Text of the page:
‘Never was there such a bad season for cabs’: A case of non payment requires a magisterial solution

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William Capon had sold his hansom cab and horse to William Crouch because he needed the money, being unable to earn a living from cabbing. Crouch had agreed to pay for the cab in installments but by March 1835 Capon had hardly received more than a ‘farthing’ of the £30 owed to him. In desperation he issued a notice that his goods had been stolen and offered a reward for information about it.

George Hooper saw the notice and later saw the cab parked a cab rank in the City of London. He approached the driver, asked to be taken to the Green Yard where he called for the cab and horse to be impounded. The Green yard had been the City’s pound for centuries and it was here that loose animals – often beasts from Smithfield Market – were taken , to be retrieved on payment of a penalty fee. So it worked very much like a modern car pound.

The cab driver, Crouch, was arrested and taken before Alderman Pirie at Mansion House and Capon came to court to give evidence. The alderman magistrate, having heard the circumstances of the  sale of the cab and the lack of money paid so far confronted Crouch as he stood in the dock:

‘Why don’t you pay this poor man?’

‘It’s all right, sir’, said Crouch, ‘There’s an agreement in writing about the business. I’m sure to pay him’.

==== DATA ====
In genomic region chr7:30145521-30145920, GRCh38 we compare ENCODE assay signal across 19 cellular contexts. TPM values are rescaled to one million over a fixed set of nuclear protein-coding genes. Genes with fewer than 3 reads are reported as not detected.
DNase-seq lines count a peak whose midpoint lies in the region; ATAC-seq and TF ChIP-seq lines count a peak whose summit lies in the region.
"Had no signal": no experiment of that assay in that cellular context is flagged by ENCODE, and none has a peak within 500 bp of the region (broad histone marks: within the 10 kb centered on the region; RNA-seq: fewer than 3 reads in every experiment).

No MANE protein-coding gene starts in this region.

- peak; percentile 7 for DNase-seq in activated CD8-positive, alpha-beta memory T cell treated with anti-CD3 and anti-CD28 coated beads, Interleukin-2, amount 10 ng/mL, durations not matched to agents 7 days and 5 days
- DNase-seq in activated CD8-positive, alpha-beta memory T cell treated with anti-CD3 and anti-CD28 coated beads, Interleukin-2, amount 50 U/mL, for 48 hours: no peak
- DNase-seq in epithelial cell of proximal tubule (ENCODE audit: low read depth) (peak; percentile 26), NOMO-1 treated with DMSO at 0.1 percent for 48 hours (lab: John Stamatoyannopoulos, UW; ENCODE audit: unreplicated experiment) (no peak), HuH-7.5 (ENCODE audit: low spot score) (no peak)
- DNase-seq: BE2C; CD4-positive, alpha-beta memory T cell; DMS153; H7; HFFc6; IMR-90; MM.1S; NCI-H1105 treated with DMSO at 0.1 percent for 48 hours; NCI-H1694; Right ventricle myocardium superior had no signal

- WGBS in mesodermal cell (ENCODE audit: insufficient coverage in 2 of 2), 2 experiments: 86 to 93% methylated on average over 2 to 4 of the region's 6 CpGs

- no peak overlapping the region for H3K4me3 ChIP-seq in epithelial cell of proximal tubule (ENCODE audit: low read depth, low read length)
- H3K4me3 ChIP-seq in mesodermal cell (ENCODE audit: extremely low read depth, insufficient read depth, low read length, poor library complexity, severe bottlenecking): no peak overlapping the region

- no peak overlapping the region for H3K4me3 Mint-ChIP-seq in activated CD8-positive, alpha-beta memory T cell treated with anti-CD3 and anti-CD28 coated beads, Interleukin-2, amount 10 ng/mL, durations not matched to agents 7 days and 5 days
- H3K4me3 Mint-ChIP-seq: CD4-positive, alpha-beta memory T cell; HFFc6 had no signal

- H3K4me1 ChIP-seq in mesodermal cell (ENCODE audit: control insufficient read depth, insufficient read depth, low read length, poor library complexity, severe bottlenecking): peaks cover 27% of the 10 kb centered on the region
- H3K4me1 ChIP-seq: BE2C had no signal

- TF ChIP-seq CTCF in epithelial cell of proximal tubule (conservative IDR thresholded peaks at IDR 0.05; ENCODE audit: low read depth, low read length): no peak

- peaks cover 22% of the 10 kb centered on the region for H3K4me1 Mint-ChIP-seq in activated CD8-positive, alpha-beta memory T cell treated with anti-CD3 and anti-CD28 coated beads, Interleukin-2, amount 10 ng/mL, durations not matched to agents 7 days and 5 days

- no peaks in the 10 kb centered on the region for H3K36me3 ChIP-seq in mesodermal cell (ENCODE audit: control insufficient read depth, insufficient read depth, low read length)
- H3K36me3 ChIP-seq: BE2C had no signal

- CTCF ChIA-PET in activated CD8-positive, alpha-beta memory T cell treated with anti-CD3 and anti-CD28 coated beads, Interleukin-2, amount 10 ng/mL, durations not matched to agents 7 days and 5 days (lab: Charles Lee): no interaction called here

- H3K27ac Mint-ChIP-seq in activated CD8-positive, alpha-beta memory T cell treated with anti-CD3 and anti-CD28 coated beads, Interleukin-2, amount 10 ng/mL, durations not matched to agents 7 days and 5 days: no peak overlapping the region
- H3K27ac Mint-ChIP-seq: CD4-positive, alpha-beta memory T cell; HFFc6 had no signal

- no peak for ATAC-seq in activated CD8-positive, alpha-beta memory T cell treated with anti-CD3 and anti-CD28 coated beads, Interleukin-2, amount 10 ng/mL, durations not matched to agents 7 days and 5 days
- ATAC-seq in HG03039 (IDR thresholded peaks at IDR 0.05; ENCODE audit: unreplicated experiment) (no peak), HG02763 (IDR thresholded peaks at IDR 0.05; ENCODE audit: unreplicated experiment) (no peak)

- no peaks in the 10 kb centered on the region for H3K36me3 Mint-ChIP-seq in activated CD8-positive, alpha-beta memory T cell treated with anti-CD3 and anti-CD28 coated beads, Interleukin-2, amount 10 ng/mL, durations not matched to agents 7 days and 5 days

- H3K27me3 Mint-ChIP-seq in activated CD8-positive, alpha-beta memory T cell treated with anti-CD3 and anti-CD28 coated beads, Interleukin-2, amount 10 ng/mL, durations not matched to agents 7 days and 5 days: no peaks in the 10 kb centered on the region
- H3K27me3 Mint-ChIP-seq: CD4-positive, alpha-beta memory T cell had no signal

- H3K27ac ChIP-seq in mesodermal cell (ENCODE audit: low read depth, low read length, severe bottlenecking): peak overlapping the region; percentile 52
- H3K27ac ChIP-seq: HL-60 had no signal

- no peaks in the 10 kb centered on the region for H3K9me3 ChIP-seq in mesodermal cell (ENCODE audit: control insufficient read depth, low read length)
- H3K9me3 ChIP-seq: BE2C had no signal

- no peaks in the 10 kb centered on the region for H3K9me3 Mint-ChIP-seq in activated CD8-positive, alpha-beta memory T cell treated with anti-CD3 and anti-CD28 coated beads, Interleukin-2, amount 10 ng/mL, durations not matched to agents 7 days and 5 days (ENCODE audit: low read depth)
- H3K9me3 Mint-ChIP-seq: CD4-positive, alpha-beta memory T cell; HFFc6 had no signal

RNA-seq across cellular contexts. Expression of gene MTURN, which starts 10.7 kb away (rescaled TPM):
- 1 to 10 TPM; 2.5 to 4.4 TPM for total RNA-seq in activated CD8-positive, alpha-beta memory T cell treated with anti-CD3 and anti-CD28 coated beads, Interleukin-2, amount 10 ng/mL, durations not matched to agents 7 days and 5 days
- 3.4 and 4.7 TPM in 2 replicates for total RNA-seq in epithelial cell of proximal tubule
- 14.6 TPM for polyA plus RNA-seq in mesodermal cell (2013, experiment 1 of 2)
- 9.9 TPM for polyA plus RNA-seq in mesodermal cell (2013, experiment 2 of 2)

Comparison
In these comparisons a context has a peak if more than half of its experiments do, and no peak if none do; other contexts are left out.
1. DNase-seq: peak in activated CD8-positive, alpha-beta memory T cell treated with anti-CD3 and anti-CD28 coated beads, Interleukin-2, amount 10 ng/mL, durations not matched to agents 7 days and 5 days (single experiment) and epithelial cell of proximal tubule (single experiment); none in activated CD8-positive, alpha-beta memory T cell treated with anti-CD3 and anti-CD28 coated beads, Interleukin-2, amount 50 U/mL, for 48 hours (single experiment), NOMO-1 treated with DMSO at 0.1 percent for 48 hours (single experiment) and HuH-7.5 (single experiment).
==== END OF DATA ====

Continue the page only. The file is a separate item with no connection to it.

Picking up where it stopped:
‘I’m sure you will never pay him; you don’t go the right way about it’, countered the justice, clearly appalled at the man’s attitude to debt.

‘I would have paid him’ Crouch answered, ‘but there’s been no business doing lately. The right time’s a coming on now, and he shall have his money’. Adding, ‘he [Capon] promised me further time, on account of the badness of the season. Never was a such a season for cabs’, he declared.

March 1835 may well have been a ‘bad season’ for cab drivers but, in the magistrate’s opinion, that didn’t give him the right to cheat (as he put it) the other man out of his money. He ordered the cab driver to return the vehicle and horse forthwith in return for any money he’d already paid over. In court Crouch agreed, but very reluctantly, but when he got outside he reneged on this and refused, citing the written agreement he had with Capon.

Alderman Pirie  was on weak ground legally; it wasn’t really a case of theft, and no jury would ever convict Crouch. Yet he wanted to do something and so he insisted that the cab and horse be handed over from the Green Yard to Capon and not to Crouch. If the latter wished to pursue his claim to the hansom he would have to take it up with the magistrate directly via the law, and not with Capon. This decision, controversial as it was, went down extremely well with everyone in court (William Crouch excepted  one assumes).

[from The Morning Chronicle, Friday, March 27, 1835]

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